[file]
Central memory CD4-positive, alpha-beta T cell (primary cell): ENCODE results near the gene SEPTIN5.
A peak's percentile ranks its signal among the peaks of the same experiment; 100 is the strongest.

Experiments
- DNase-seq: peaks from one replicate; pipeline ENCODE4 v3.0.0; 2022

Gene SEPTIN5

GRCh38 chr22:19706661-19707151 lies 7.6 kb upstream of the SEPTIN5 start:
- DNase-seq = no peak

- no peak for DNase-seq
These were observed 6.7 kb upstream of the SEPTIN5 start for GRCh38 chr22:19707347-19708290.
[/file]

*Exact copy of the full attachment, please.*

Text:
Central memory CD4-positive, alpha-beta T cell (primary cell): ENCODE results near the gene SEPTIN5.
A peak's percentile ranks its signal among the peaks of the same experiment; 100 is the strongest.

Experiments
- DNase-seq: peaks from one replicate; pipeline ENCODE4 v3.0.0; 2022

Gene SEPTIN5

GRCh38 chr22:19706661-19707151 lies 7.6 kb upstream of the SEPTIN5 start:
- DNase-seq = no peak

- no peak for DNase-seq
These were observed 6.7 kb upstream of the SEPTIN5 start for GRCh38 chr22:19707347-19708290.